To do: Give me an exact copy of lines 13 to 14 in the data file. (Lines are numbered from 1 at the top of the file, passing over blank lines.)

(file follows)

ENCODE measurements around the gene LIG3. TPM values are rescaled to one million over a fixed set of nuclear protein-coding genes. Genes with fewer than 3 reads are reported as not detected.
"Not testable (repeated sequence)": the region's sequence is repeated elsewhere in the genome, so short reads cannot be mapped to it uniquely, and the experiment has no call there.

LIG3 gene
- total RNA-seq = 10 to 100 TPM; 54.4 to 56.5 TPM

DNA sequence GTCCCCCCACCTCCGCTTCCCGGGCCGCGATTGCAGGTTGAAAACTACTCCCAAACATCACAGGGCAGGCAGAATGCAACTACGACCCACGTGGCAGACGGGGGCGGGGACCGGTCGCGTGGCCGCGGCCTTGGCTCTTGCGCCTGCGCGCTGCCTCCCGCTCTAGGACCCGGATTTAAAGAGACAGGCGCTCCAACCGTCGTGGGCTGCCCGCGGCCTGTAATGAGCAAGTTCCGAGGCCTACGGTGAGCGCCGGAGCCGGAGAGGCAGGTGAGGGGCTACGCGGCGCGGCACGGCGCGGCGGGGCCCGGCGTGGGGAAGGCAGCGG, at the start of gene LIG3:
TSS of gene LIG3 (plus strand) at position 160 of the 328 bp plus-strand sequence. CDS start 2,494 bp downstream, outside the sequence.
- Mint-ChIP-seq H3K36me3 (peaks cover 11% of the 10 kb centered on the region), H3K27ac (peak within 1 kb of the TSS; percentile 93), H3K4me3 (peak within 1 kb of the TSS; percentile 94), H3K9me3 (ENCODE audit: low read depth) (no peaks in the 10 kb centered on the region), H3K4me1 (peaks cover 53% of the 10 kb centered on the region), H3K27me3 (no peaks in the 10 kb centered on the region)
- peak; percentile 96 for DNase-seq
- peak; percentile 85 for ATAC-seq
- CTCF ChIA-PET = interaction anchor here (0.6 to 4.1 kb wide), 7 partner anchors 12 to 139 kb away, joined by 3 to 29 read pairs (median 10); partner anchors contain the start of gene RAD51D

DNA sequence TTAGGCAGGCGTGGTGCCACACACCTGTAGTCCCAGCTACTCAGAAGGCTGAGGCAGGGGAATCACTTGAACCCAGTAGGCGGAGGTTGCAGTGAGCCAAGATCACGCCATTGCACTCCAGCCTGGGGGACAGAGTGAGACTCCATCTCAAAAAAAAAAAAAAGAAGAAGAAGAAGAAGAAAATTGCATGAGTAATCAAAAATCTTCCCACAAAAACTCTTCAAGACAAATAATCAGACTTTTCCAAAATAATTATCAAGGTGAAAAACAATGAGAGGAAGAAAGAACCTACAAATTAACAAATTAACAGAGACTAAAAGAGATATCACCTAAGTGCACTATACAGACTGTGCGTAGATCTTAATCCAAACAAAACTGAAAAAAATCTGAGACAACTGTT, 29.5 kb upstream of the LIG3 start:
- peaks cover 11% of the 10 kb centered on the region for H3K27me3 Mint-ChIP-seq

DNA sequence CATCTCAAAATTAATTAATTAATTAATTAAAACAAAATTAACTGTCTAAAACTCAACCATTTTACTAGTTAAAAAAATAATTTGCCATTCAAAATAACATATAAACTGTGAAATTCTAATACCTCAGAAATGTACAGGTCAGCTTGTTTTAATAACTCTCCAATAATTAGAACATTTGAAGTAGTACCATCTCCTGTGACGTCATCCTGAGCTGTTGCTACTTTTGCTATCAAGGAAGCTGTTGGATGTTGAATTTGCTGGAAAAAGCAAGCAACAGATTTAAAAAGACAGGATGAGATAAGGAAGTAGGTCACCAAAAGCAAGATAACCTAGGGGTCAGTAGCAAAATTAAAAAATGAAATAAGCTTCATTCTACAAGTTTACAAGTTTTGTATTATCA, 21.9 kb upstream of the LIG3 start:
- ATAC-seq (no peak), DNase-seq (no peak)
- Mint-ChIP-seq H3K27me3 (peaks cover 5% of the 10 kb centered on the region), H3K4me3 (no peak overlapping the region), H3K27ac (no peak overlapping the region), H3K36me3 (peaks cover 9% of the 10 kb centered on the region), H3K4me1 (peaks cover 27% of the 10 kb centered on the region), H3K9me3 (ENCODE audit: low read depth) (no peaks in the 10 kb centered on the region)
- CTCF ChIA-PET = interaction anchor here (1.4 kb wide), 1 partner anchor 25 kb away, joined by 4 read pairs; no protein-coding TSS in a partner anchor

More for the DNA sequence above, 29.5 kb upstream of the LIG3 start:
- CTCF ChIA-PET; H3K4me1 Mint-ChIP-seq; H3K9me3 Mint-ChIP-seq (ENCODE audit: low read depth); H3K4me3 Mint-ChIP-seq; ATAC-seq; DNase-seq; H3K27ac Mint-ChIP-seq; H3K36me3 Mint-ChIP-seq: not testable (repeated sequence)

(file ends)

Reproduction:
DNA sequence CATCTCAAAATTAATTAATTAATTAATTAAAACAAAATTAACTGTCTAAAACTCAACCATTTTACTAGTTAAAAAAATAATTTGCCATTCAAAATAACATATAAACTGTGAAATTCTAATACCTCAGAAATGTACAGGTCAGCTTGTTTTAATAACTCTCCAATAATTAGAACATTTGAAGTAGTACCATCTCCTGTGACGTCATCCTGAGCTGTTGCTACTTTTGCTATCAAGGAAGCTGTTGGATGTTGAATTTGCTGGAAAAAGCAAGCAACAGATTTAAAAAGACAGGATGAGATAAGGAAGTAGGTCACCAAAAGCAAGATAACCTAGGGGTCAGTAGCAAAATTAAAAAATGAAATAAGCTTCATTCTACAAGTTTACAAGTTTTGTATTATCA, 21.9 kb upstream of the LIG3 start:
- ATAC-seq (no peak), DNase-seq (no peak)